We’re ready for scrumptious strawberries

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Summer in the sunny South of France, stands for devouring those vibrantly red, succulent heavenly treats, smelling as sweet as they taste: strawberries. No wonder they’re part of the rose family.

In a region full of history, we see them all around us, their designs carved by medieval stonemasons, on altars, around tops of pillars in churches and cathedrals, symbolizing perfection and righteousness. Ask the French they’ll tell you, from the 13th century on, it was “the” soup, served cold to newlyweds, being thought to be an aphrodisiac.

The French already cultivated them in 1300 for use as a medicinal herb and the very first garden strawberry was here already growing in the late 18th century. In 1713, a French engineer commissioned to Chile and Peru, smitten by their large native strawberries, decided to bring back some, to cultivate in France, which resulted in the modern garden strawberry.

Technically they are receptacles (the thickened part of a stem) rather than berries and what we call seeds, on their outside, are actually their very own dry fruit. An average berry is adorned with some 200 of them!

The Romans loved strawberries and we now know why: packed with antioxidants, the source of vitamins C and K, dosed with fibres, folic acid, manganese and potassium. And ladies, their red colour contains anthocyanins, excellent to stimulate the burning of stored fat! One small strawberry equals 2 calories, you’ll easily get those away with 1 min walking.

They are a nothing but goodness for us humans: easing inflammation, boosting short term memory, lowering cardiovascular diseases, promoting bone health, having anti-aging properties, promoting eye health, fighting bacteria that contribute to tooth decay and gum disease, ideal for weight loss, and many more!

Strawberries are the angels of the earth, innocent & sweet with green leafy wings reaching heavenward. Jasmine Heiler

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Then again some people (my dad) are ever so allergic to them (certainly when you’re allergic to birch pollen). People with gallbladder or kidney problems, might better stay away from them too.

Don’t worry if you can’t taste them, you can follow Madame Tallien (a prominent figure at the court of Napoleon) and bath in the juice of fresh strawberries, that is if you have 22 pounds per basin as she did… so better forget a daily bath!

The last few years, supermarket strawberries tend to be nothing but a visual illusion, causing utter disappointment for our palate. Knowing that some of the riskiest pesticides in agriculture are used to grow strawberries, not necessary ending up on the fruit itself, but quite dangerous for farmers and environment, we started planting our own last year. We had quite a nice harvest, but chose the wrong place, as to some of our dogs it’s not “giving a donkey strawberries”, they think they’re “berry” good and eat them before we have chance, if we don’t watch out!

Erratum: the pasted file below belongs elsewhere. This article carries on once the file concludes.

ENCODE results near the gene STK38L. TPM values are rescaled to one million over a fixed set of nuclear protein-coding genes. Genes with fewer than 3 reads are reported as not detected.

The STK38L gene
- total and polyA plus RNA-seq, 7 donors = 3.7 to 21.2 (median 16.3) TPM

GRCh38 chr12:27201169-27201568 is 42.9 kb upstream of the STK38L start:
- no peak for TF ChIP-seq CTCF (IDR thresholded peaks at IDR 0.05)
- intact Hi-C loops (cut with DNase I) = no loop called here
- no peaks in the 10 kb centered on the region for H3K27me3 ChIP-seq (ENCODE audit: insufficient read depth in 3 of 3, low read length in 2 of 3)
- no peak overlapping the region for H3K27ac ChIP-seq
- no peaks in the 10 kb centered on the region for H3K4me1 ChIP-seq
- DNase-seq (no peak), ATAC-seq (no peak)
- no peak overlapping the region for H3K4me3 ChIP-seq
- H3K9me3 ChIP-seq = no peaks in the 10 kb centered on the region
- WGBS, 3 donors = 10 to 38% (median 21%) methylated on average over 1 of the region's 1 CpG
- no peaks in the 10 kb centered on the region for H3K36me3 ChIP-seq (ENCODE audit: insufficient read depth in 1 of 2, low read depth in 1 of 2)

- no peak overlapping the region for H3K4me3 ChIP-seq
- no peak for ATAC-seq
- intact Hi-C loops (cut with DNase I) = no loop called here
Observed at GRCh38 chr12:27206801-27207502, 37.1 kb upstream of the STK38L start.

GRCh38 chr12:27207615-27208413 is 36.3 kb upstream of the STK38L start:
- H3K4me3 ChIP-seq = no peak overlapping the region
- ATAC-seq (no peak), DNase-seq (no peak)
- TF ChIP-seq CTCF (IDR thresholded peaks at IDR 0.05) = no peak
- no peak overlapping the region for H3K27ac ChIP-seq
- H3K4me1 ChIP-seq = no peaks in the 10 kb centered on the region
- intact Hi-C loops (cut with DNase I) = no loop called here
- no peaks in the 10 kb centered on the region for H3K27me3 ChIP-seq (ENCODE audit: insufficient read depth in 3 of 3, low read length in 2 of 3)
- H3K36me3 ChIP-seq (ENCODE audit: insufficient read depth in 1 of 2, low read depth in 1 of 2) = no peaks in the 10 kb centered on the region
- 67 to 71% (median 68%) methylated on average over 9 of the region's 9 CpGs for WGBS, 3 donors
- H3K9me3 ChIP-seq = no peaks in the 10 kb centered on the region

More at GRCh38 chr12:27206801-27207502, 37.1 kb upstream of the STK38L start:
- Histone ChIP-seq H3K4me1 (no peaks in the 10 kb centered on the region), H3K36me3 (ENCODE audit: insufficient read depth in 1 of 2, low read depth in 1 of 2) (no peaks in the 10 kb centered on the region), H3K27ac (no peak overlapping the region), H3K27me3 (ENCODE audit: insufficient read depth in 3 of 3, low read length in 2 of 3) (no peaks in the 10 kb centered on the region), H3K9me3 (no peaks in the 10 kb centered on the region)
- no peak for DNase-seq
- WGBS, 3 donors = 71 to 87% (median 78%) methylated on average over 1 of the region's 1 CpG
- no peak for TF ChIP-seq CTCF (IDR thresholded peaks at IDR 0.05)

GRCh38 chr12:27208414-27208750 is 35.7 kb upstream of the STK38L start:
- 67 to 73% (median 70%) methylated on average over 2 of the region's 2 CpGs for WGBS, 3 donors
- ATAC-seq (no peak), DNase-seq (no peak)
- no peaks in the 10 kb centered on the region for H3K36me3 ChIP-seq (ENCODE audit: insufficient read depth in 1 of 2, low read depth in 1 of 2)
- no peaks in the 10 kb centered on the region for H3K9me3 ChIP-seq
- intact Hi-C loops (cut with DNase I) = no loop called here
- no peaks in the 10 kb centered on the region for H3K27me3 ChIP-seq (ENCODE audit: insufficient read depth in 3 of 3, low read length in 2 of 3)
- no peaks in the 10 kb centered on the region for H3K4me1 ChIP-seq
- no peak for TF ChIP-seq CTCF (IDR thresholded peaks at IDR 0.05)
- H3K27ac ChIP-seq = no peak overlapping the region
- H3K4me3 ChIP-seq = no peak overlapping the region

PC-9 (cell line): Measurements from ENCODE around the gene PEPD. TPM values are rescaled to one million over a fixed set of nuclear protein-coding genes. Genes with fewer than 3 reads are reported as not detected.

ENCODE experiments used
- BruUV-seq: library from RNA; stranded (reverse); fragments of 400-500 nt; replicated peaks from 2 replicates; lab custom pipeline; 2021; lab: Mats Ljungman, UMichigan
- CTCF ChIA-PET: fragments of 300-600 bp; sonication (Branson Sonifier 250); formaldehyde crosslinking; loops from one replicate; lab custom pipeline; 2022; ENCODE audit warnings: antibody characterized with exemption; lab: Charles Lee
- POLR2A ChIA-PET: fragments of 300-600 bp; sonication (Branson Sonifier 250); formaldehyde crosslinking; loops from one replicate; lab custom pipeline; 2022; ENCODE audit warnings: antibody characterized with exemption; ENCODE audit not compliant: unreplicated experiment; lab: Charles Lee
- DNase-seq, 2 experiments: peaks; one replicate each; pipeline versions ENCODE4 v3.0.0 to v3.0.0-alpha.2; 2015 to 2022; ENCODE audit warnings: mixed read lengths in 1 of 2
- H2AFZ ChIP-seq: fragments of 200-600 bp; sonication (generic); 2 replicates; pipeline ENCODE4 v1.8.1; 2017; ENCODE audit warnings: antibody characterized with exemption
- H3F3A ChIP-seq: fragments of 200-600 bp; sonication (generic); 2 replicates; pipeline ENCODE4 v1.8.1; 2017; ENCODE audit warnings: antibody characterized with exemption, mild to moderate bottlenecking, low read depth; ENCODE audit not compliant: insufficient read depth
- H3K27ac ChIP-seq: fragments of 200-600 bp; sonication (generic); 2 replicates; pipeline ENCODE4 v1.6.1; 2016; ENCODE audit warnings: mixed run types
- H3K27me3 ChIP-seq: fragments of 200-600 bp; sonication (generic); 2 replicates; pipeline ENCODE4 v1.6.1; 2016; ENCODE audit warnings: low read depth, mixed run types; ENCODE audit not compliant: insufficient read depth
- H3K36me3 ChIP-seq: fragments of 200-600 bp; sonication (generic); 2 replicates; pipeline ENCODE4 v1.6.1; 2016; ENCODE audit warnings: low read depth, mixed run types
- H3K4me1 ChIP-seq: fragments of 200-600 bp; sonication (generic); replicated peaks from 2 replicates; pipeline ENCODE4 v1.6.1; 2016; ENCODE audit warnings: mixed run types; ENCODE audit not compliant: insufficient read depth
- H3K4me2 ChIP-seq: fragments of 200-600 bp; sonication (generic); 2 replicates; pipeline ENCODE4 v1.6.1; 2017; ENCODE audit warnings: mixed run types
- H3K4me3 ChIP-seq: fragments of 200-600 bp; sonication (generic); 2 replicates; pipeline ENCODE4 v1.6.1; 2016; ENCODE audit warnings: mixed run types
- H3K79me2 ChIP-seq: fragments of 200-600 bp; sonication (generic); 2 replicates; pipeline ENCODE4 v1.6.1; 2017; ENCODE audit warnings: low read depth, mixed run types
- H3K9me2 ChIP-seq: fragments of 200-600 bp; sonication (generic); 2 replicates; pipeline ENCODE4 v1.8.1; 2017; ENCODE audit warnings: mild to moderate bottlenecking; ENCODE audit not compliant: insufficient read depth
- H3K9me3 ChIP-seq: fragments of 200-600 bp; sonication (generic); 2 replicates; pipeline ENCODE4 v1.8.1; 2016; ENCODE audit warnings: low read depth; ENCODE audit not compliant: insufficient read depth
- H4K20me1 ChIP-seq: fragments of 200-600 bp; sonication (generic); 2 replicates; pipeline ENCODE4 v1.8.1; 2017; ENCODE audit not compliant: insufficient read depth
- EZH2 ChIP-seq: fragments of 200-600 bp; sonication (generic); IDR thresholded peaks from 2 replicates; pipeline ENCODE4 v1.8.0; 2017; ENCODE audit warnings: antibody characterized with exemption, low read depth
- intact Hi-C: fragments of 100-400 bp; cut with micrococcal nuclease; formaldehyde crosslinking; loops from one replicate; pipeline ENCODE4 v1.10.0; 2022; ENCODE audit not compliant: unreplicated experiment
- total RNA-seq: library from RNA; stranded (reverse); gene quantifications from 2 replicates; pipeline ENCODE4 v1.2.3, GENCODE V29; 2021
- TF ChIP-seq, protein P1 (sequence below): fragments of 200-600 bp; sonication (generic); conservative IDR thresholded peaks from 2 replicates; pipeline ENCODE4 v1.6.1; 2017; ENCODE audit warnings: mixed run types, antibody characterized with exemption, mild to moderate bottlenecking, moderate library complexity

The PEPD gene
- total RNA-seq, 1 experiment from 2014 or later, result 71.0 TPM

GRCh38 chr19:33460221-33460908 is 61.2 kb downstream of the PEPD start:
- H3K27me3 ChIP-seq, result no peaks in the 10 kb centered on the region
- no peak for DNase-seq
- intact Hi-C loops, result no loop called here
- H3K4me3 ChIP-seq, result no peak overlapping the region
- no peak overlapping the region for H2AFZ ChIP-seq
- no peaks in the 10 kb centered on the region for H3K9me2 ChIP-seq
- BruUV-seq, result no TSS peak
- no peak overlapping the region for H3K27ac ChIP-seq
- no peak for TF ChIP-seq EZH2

On the net I discovered an article written by Steven Willis, turning the strawberries’ plants into a landscape ornamental and this way of planting seems to be a promise of an abundant harvest. So we fancied giving that idea a try and followed his advice.

https://urbangreenspace.wordpress.com/2012/04/28/how-to-make-a-vertical-strawberry-tube-planter/

We even added his advised few companion plants: nasturtiums

capucine

and marigolds.

marigolds

Strawberries, being a perennial , if we plant them now, will be productive for the next five years.

Having given them our most sunniest spot, we can’t wait to consume them, freshly picked on a sunny dry afternoon, when their pinkish-red colour is most vibrant. Their flavour compounds, continue to develop significantly after picking and these delights will even be healthier waiting a few days.

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For those of you searching for love, it is said that if you find a double strawberry, you’d better break it in half and share it with “the one” and love will install itself. They are the symbol for Venus, Goddess of Love, because of their heart shape and red colour.

If you’re not a gardener you can do as Desdemona in Shakespeare’s Othello, carry them around on a decorated handkerchief.

Meanwhile we’ll be awaiting the pleasure of harvesting and then enjoying their deep juicy sweetness, in let’s hope abundant supply, we might even indulge in having strawberries and champagne…

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Ps: Did you know that Belgium has a museum dedicated to strawberries (Wépion near Namur) offering a wide range of strawberry products, from jam to beer.

 

 

 

 

 

 

 

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